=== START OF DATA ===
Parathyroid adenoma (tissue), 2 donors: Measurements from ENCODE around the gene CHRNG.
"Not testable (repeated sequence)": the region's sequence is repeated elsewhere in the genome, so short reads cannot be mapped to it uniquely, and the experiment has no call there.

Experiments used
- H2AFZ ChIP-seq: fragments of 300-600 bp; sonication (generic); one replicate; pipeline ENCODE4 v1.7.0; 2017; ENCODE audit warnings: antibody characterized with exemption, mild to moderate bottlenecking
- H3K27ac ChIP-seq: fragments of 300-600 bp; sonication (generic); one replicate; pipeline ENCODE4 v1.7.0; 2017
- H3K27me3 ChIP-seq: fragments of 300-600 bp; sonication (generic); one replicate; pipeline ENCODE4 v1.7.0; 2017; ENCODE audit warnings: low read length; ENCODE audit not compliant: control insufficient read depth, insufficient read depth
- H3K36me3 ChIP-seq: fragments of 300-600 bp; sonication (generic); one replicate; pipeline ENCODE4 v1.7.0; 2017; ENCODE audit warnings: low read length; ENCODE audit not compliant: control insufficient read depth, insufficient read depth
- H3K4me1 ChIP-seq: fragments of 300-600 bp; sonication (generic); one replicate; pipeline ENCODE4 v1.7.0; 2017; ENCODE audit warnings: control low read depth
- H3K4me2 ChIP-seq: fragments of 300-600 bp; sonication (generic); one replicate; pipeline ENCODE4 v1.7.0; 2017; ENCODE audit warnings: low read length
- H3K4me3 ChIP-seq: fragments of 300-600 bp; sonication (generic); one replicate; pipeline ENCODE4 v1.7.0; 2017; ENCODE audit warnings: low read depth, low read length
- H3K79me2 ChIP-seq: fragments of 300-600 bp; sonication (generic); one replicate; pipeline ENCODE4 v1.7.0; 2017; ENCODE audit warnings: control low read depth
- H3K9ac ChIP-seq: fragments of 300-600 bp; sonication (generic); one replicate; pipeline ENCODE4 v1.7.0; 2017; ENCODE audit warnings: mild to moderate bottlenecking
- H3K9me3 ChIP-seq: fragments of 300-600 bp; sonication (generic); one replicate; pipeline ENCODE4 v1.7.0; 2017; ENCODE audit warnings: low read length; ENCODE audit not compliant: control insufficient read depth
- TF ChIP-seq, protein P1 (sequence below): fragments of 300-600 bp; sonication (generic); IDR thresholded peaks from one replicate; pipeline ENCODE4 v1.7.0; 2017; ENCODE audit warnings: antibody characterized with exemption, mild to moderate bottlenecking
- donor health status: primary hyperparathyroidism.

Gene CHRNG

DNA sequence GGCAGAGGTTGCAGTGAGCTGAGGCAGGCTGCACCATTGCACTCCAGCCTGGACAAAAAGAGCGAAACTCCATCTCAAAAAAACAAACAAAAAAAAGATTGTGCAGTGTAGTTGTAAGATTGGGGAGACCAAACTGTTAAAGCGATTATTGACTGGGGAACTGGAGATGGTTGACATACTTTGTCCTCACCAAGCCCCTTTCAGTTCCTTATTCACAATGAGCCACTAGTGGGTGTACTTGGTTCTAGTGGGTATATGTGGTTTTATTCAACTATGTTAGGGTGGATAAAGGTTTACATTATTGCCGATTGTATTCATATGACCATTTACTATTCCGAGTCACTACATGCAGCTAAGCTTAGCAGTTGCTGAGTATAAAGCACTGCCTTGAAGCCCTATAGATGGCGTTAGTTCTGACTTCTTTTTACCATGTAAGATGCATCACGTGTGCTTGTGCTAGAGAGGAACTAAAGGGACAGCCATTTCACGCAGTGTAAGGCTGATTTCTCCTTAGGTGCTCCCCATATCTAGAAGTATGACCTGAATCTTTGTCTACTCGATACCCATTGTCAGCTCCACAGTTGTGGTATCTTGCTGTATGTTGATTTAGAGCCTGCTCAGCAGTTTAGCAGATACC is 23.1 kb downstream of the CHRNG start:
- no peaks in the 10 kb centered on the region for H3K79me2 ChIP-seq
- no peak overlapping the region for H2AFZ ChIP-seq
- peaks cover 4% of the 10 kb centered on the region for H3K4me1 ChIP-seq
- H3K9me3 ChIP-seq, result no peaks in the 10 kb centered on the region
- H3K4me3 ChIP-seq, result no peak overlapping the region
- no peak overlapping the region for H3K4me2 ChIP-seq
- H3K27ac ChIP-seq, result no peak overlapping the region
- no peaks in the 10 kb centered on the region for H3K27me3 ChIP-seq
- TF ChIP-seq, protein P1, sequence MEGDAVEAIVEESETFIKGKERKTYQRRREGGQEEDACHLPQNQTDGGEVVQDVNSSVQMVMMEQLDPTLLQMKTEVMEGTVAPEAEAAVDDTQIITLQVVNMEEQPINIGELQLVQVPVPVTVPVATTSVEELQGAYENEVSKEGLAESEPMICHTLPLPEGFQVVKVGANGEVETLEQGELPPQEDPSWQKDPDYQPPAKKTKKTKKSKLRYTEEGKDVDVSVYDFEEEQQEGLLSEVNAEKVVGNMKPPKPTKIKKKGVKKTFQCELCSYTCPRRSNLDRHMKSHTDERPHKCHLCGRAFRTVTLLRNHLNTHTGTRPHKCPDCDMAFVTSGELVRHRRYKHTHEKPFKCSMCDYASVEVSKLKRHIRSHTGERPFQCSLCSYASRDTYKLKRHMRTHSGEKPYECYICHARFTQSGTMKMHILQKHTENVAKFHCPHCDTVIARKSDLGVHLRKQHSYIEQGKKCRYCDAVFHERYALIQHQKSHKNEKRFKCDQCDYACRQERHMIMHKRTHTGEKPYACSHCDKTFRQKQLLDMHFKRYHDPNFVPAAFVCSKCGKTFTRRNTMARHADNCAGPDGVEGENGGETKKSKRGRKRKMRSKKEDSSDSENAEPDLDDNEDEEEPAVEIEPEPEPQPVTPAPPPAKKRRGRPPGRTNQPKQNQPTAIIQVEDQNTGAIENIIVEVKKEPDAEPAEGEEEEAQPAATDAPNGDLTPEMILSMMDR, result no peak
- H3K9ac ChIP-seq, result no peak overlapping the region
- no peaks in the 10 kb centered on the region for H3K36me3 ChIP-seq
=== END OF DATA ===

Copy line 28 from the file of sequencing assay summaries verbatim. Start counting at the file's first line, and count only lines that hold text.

- no peaks in the 10 kb centered on the region for H3K36me3 ChIP-seq